This letter from Keene, New Hampshire to President Johnson is in response to the murder of Rev. Jonathan Daniels, an Episcopal seminary student from Boston. Daniels was born in Keene. The letter mentions other murdered civil rights workers, condemns Southern justice and calls upon the President to introduce legislation permitting federal investigation and prosecution of racial violence.

Negroes Are Not Moving Too Fast

UNITED STATES OF AMERICA, New York (NY), New York, NY, Georgia (GA), Atlanta, GA

In this article, Dr. King attempts to refute allegations that Negroes are moving too fast and expect special favors. He states, "the Negro is not going nearly fast enough."

Letter from Sharon Judith Bresler to SCLC

California (CA), Los Angeles, CA

Sharon Bresler encloses a check to the SCLC and requests that they write Rabbi Sanford Shopero from the Congregation of Temple Emmanuel to inform him that the gift was made in his honor.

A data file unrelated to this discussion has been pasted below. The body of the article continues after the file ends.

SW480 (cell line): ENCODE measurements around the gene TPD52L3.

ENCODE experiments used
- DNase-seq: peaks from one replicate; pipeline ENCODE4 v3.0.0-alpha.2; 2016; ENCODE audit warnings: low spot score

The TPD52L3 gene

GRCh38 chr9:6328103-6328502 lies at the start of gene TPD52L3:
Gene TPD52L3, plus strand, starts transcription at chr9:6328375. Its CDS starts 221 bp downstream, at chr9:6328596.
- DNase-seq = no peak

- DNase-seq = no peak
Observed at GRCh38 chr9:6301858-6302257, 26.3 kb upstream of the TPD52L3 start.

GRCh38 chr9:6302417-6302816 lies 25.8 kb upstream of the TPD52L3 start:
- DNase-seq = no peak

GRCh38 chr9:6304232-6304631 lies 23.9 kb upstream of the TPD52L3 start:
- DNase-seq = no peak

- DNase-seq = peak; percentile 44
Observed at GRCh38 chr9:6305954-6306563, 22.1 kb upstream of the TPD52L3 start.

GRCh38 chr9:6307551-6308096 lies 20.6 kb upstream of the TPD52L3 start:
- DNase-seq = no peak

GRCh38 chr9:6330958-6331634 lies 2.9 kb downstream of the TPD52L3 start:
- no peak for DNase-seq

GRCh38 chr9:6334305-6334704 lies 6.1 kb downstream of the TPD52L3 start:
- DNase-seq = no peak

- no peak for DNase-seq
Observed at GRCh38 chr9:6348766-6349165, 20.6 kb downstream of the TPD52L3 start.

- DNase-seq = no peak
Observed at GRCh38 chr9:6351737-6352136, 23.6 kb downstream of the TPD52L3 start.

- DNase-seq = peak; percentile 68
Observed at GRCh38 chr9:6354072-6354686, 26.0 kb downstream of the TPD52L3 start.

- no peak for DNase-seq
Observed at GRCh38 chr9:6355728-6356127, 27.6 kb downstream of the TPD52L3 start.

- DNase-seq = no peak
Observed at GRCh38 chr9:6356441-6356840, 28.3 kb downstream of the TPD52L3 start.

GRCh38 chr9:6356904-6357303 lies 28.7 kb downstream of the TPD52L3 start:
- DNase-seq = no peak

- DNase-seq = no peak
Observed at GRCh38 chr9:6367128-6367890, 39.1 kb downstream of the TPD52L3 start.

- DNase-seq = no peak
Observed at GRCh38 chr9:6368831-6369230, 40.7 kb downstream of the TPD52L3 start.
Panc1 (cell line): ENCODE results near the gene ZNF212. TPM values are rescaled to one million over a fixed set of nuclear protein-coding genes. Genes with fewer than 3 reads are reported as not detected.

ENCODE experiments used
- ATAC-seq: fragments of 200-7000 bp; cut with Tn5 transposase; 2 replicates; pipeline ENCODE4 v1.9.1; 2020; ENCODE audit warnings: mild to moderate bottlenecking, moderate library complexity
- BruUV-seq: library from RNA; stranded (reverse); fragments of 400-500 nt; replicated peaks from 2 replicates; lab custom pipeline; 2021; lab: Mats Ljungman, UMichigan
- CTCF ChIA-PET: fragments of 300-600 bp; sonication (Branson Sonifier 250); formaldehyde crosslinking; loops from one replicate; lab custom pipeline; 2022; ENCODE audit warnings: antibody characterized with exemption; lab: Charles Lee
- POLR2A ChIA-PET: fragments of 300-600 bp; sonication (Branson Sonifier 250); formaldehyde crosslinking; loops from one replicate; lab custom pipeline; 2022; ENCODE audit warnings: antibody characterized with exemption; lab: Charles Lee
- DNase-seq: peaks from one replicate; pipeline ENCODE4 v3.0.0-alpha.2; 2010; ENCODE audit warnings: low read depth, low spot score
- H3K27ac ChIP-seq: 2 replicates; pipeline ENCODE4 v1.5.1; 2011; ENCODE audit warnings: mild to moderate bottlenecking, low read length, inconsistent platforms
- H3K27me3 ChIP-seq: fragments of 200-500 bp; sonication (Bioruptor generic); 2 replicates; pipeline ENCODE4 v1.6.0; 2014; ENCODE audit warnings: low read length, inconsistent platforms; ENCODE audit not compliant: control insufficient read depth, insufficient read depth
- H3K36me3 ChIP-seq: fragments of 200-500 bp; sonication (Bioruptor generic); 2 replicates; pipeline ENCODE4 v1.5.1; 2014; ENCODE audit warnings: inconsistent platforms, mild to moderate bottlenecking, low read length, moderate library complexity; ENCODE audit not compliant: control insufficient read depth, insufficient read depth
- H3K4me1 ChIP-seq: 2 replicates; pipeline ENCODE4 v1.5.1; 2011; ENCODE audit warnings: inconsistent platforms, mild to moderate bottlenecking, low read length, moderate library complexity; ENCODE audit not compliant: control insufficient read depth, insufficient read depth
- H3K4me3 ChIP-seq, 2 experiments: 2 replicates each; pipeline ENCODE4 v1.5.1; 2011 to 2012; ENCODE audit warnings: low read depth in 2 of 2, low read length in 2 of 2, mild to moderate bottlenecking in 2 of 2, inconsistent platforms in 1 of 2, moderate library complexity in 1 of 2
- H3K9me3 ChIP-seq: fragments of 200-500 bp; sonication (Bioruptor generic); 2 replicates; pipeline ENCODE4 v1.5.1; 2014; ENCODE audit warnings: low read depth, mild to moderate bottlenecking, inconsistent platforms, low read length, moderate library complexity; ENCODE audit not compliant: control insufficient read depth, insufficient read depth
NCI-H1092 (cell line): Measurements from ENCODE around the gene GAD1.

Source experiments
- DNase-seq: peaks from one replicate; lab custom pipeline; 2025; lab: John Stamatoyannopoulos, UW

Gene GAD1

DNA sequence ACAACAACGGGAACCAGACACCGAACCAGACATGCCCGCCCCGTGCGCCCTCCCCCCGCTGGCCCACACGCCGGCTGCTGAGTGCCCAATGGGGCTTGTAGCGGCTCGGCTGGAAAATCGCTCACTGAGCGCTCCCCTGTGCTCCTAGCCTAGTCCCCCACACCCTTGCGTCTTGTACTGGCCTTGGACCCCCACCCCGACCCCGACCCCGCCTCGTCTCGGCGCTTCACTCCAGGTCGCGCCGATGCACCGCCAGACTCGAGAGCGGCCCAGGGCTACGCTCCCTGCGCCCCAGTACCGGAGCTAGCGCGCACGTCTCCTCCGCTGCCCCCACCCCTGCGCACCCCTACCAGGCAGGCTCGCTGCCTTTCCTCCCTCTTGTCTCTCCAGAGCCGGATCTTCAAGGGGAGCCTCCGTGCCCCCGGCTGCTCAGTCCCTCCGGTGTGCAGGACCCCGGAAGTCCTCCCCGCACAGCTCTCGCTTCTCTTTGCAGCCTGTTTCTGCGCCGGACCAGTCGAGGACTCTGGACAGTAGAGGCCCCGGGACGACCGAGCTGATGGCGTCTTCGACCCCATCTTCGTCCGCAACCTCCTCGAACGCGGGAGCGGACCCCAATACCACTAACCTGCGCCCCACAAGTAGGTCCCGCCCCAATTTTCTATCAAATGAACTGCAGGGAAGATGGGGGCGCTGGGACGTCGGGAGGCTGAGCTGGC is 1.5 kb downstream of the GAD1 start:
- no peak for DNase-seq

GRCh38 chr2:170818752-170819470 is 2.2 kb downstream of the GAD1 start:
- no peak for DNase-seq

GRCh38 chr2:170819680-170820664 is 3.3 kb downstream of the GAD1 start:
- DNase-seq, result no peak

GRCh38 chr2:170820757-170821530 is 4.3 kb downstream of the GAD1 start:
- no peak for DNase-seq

Letter from MLK to Mrs. Sodd

Dr. King writes to Mrs. Sodd regarding her concerns for fair and just treatment.

Letter from John Brooks to MLK

John Brooks affirms the importance of Dr. King's work and informs Dr. King of an enclosed contribution to the SCLC.

Letter from Mary Tumbull to Dr. and Mrs. King

Wednesday, January 17, 1968
Ohio (OH), Columbus, OH, Chicago, IL

Mrs. Turnbull expresses her gratitude to Dr. and Mrs. King for their hard work in human rights.

MLK's Recommendation Letter for Alan Wachtel

Pennsylvania (PA)

This original letter was handwritten and initialed by Dr. King for Alan Wachtel, who he was recommending for law school.

Letter from Joan Daves to Dr. V. E. Moray

Friday, April 14, 1967
INDIA, London, England